Purbeck Coast - Processes

This is an essay that I have written and then drawn pictures of the processes. Has examples of locations and landforms as well

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  • Created on: 05-02-15 15:11
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Introduction
This leaflet has been designed to help the general public to understand what is happening
on the Purbeck coast and how landforms have been created through specific processes and
features of the coast. I have outlined the main causes and features of coastal processes and
how these relate to specific case studies on the Purbeck Coast.
The geology of rocks and soils plays a specific role on how the coastline is shaped. Other
factors such as erosion and the process of longshore drift changes that shape. Dorset is
known for having a diverse coastline with many features and some of these include: Durdle
Door, Lulworth Cove, Old Harry's Rocks and Swanage Bay.
The Geology of Purbeck
Geology is the term used to describe the combinations of rocks and soils
located in a certain area. The geology of Purbeck is hugely set around the
formation of hard and soft rock. These have formed a discordant coastline to the east and a
concordant coastline to the south. This means that along the east of the county, the bands
of rock are placed at 90 degrees to the sea and are alternating between types. A concordant
coastline is where one type of rock covers the frontage to the sea but further layers of rock
are placed behind this. These are shown, along with the rock types present, in figure 1.
These different bands of rock can lead to differential erosion, which means that the soft
rock will get eroded away before the hard rock and leave bays and headlands on the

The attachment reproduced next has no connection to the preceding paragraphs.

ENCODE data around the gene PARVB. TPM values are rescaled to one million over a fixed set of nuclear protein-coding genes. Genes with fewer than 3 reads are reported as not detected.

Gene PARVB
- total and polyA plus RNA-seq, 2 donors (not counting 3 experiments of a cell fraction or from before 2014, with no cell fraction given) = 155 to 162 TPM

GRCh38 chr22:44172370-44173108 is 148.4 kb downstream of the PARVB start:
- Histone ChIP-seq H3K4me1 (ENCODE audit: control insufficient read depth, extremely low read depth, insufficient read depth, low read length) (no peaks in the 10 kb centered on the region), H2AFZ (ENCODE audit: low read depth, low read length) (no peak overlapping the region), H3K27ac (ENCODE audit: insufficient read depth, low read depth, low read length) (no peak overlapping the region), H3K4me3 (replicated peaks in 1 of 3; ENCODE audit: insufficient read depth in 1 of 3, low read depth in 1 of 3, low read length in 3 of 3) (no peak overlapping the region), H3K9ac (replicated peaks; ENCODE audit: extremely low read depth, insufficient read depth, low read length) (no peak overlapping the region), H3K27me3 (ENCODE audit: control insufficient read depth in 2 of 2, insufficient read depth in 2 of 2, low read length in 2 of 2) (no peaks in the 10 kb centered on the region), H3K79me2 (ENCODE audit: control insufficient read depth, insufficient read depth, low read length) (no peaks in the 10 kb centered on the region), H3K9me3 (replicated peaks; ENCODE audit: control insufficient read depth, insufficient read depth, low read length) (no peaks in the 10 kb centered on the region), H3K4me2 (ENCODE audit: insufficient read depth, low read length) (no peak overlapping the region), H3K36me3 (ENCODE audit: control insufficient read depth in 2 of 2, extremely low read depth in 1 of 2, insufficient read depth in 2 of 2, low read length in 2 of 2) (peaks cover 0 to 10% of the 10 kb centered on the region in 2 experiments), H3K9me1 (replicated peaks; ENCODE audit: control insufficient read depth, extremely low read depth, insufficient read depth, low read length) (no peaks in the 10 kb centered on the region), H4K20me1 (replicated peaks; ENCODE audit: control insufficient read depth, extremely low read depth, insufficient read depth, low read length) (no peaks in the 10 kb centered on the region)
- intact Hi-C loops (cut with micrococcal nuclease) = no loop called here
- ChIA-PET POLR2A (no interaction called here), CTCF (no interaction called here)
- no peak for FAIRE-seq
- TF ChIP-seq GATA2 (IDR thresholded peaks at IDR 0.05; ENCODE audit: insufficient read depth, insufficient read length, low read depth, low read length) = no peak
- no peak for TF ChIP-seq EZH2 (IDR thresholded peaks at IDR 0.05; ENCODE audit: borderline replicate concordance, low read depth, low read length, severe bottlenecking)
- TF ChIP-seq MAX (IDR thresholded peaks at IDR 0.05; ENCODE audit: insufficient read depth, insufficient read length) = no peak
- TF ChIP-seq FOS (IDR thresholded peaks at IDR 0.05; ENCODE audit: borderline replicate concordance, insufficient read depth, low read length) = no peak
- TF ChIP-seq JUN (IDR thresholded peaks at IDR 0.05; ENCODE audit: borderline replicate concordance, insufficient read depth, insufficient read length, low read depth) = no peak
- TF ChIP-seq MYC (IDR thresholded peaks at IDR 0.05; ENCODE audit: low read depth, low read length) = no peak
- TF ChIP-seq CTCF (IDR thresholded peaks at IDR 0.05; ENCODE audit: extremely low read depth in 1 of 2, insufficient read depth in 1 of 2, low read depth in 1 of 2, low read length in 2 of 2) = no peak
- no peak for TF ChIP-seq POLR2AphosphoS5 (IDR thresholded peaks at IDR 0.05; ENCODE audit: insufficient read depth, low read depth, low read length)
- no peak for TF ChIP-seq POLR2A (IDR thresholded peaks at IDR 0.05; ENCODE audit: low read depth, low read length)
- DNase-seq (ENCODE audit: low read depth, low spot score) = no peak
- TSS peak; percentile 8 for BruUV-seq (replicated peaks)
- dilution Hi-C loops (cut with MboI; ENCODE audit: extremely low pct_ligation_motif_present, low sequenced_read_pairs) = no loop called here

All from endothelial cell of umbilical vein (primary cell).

coastline.
The geology is important in understanding how many of the landforms and sites along the
Purbeck coast were firstly made vulnerable and then had the effects of the coast put upon it
to create these stunning pieces of natural beauty. One influence on the coastal features is
the difference between soft and hard rock. To the eye these could look quite similar but
they have different characteristics and act in very different ways.

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Erosion
Erosion is one of the main contributing factors
for coastal features. It is the first part of
longshore drift which in simple terms picks
sediment up from one part of the beach and
moves it down the coast to be deposited. The
erosion can happen in one or more of four
ways; it can be rubbed against another rock and
the load grinds away. This is known as attrition
and ends in sandy sediment. Another common
type of erosion is hydraulic action.…read more

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Transport
Transport is the movement of the
eroded material before it is deposited.
Transport is usually by the sea water. It
moves up and down the beach
diagonally. The swash is where the wav
moves out towards the land. This is
done at an angle depending on the
location and therefore the prevailing
wind. The backwash is where the water
is drawn back into the sea at a right
angle to the water.…read more

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Mass movement is where large areas of rock
are moved because of a process. Slumping is
a very common cause of movement and is
often referred to as a rotational slip. The
geology of the rock is also partly behind this
landform as well. When two different rock
types are placed together there is a
difference in permeability. This means the
amount of water that can saturate through
the rocks.…read more

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One example of this is Lulworth Cove. It is
located in the Jurassic Heritage site in the
village of Lulworth. The cove has formed
because of the concordant coastline. The
rocks that provide more resistance towards
erosion are still present and are shaped in
rows. The softer Purbeck limestone and less
resistant clays have been eroded by hydraulic
action. The back of the cove is made up of
chalk and is liable to slumping because of the
permeable rocks. This reduces the coastline
further.…read more

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This piece of rock was battered by differential erosion and came through a series
of events. To start with the hydraulic action of the waves would cause cracks to form in the
soft rock. This crack would then widen to create a cave. These can be seen all along the
Dorset coastline and will continue to erode over time. The back of the cave will collapse and
an arch will appear. This is what has occurred at the Durdle Door.…read more

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